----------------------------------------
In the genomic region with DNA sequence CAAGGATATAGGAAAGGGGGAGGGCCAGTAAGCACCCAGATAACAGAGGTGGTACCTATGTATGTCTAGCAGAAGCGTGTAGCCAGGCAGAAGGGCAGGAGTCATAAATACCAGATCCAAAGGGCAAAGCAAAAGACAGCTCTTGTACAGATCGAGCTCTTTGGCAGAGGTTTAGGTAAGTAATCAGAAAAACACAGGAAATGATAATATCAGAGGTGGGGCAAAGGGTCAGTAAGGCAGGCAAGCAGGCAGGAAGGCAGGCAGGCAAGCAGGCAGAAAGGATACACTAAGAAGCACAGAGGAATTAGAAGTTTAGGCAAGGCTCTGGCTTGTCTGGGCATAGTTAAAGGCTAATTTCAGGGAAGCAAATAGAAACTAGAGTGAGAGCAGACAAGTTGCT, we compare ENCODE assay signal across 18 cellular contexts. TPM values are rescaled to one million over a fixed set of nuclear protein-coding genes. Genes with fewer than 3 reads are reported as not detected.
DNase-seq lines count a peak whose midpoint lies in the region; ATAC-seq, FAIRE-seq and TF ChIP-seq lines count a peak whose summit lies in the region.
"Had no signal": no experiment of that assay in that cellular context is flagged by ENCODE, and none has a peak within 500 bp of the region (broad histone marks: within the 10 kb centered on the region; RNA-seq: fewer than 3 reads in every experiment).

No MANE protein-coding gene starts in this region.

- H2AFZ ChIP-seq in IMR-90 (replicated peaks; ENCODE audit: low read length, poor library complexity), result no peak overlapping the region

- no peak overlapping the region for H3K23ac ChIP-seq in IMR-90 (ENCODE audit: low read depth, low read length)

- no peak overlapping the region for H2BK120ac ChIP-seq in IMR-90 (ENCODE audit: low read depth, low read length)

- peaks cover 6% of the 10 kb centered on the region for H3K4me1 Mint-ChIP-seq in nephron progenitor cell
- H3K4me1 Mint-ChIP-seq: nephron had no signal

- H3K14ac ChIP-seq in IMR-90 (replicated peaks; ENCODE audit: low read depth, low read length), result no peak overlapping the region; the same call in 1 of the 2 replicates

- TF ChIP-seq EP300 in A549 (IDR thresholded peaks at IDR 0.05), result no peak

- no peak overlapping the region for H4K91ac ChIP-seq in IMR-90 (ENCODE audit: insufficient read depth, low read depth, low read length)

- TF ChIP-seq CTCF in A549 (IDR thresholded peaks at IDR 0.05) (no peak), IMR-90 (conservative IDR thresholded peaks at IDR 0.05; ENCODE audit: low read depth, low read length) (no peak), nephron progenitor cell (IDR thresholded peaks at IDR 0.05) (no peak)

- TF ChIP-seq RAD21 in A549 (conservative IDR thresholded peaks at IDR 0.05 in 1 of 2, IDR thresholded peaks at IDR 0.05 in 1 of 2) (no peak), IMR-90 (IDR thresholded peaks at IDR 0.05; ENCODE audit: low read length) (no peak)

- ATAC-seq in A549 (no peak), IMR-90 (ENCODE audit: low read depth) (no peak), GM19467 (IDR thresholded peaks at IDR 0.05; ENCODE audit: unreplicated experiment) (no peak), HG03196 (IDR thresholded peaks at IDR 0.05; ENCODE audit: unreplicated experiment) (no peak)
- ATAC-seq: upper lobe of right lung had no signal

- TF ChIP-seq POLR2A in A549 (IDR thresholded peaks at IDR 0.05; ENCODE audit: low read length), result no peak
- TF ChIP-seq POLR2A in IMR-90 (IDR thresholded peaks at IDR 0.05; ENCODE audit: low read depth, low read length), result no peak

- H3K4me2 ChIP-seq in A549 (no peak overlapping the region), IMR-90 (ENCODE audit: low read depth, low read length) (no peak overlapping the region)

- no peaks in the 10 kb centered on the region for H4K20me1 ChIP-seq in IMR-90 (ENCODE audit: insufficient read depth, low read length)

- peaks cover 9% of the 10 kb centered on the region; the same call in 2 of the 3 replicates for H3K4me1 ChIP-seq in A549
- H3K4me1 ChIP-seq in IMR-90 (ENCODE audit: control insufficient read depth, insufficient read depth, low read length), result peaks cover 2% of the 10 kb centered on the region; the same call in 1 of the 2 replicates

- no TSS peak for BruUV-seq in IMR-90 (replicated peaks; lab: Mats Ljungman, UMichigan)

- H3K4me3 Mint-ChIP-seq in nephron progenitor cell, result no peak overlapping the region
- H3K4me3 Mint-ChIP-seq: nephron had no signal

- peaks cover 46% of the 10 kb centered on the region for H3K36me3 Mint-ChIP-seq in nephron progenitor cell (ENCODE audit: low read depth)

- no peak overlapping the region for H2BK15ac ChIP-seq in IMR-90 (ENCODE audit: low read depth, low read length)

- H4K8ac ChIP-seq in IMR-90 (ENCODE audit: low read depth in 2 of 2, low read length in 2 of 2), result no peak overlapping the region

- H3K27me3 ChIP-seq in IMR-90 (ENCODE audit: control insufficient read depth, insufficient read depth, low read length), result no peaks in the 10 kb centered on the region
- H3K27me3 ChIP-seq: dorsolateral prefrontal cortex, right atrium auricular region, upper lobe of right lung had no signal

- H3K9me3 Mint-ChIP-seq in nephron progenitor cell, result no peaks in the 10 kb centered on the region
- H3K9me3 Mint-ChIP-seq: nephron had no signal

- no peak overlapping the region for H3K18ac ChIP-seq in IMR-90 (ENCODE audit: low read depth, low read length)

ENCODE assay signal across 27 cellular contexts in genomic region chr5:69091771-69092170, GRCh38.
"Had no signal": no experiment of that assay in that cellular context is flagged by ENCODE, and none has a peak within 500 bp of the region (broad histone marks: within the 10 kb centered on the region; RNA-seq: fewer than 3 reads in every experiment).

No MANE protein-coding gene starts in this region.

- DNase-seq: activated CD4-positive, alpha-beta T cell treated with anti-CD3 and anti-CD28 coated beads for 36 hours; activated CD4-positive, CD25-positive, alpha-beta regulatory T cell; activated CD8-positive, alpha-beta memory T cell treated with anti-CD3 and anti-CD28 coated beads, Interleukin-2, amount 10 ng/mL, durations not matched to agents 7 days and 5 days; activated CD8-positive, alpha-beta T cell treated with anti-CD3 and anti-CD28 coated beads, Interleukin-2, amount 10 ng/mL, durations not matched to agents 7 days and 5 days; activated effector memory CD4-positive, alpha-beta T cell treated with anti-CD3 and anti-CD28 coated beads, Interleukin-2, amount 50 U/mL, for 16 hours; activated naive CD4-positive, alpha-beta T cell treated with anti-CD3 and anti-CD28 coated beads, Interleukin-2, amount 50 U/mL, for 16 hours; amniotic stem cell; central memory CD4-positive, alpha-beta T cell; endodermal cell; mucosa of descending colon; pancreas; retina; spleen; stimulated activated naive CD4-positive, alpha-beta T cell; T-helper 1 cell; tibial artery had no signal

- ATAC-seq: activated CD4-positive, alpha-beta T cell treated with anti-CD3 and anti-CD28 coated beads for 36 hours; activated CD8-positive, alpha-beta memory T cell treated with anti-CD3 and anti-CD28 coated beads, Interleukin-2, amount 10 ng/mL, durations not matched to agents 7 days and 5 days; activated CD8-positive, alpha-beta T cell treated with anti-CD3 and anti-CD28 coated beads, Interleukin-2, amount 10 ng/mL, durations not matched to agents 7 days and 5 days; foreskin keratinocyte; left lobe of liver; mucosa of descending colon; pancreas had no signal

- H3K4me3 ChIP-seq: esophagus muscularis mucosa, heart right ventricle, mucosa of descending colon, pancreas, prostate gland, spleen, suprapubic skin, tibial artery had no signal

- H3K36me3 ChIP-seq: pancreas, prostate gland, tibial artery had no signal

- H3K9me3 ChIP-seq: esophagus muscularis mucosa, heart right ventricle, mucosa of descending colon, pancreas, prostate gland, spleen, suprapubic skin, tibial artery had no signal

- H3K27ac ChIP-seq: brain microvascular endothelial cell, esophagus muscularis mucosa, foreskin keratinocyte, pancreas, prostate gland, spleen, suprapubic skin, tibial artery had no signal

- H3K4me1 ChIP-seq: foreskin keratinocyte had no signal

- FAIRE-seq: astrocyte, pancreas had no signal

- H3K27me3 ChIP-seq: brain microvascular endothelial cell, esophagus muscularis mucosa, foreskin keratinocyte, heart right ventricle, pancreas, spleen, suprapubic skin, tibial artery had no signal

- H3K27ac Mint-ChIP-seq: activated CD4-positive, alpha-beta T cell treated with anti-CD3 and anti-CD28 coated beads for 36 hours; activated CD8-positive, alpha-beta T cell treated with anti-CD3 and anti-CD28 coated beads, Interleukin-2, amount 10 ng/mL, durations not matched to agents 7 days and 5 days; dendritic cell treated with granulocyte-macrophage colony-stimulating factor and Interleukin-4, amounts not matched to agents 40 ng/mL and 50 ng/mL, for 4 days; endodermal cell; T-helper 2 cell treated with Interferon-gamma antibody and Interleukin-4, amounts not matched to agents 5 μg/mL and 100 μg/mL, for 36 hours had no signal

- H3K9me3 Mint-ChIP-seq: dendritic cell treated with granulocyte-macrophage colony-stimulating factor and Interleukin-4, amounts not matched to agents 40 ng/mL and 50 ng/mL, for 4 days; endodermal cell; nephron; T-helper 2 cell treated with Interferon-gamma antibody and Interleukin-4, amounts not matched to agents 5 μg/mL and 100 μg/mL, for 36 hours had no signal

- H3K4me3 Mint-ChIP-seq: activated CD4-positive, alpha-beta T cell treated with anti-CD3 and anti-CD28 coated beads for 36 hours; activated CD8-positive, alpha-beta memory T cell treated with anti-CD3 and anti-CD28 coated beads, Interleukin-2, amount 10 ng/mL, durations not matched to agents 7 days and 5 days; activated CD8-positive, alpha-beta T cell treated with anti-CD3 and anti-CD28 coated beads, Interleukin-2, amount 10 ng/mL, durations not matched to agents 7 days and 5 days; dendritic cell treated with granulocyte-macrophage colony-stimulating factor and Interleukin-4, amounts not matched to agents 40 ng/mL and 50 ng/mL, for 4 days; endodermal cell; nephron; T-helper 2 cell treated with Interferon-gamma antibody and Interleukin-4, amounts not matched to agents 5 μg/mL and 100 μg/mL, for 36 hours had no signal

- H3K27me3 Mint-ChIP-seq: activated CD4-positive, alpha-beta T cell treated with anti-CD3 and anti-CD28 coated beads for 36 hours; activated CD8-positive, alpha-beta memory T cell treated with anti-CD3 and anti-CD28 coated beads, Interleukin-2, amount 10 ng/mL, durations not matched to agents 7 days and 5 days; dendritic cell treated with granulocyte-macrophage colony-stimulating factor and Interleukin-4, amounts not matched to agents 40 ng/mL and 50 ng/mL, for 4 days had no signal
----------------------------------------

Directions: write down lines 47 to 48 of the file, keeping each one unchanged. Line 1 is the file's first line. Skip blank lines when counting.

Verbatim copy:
- H3K9me3 Mint-ChIP-seq: dendritic cell treated with granulocyte-macrophage colony-stimulating factor and Interleukin-4, amounts not matched to agents 40 ng/mL and 50 ng/mL, for 4 days; endodermal cell; nephron; T-helper 2 cell treated with Interferon-gamma antibody and Interleukin-4, amounts not matched to agents 5 μg/mL and 100 μg/mL, for 36 hours had no signal

- H3K4me3 Mint-ChIP-seq: activated CD4-positive, alpha-beta T cell treated with anti-CD3 and anti-CD28 coated beads for 36 hours; activated CD8-positive, alpha-beta memory T cell treated with anti-CD3 and anti-CD28 coated beads, Interleukin-2, amount 10 ng/mL, durations not matched to agents 7 days and 5 days; activated CD8-positive, alpha-beta T cell treated with anti-CD3 and anti-CD28 coated beads, Interleukin-2, amount 10 ng/mL, durations not matched to agents 7 days and 5 days; dendritic cell treated with granulocyte-macrophage colony-stimulating factor and Interleukin-4, amounts not matched to agents 40 ng/mL and 50 ng/mL, for 4 days; endodermal cell; nephron; T-helper 2 cell treated with Interferon-gamma antibody and Interleukin-4, amounts not matched to agents 5 μg/mL and 100 μg/mL, for 36 hours had no signal